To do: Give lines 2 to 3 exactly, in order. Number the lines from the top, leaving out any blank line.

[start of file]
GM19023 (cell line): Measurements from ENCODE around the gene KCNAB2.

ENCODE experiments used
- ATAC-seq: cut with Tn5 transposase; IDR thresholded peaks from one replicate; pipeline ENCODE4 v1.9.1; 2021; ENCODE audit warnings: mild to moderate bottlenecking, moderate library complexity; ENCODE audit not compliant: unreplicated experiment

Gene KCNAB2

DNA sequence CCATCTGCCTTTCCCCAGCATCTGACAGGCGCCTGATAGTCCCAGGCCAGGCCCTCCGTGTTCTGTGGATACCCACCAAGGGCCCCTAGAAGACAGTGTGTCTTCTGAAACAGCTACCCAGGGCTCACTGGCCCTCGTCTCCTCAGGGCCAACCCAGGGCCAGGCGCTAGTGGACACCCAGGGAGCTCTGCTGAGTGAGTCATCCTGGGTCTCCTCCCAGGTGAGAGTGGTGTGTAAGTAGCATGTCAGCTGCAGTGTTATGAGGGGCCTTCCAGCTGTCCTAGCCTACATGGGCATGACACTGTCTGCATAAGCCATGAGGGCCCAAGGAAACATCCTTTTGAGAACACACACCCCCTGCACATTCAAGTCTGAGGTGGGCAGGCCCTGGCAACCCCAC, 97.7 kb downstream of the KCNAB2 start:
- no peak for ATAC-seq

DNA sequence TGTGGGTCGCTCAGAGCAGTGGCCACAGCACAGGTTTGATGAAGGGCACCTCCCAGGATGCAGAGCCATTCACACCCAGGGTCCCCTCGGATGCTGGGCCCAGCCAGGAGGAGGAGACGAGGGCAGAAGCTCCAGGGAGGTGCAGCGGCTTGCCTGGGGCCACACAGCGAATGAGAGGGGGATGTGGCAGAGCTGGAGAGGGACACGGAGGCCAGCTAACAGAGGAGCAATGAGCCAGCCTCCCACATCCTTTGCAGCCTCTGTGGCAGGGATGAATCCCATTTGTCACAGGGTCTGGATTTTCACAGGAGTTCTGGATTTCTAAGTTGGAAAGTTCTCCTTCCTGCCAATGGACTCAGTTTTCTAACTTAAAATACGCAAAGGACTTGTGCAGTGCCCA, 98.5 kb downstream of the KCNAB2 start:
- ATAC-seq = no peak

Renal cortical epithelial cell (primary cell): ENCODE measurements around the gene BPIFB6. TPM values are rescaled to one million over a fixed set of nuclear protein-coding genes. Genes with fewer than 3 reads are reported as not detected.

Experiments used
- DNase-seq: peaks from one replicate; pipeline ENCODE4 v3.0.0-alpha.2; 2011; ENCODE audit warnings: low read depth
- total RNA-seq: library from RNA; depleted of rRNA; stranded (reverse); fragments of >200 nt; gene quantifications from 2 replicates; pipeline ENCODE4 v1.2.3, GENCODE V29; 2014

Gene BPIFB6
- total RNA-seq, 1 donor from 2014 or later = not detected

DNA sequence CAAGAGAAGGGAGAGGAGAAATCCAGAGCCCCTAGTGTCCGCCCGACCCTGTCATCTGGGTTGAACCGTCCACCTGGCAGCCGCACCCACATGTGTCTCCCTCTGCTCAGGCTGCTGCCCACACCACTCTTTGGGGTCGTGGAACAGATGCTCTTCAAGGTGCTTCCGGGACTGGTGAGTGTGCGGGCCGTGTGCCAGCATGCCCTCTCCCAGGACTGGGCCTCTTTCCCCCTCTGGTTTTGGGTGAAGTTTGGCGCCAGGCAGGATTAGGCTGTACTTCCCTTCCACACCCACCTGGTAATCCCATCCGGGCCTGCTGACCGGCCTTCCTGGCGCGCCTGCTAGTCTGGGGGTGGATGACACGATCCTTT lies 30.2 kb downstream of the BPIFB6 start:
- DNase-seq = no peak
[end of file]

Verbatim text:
ENCODE experiments used
- ATAC-seq: cut with Tn5 transposase; IDR thresholded peaks from one replicate; pipeline ENCODE4 v1.9.1; 2021; ENCODE audit warnings: mild to moderate bottlenecking, moderate library complexity; ENCODE audit not compliant: unreplicated experiment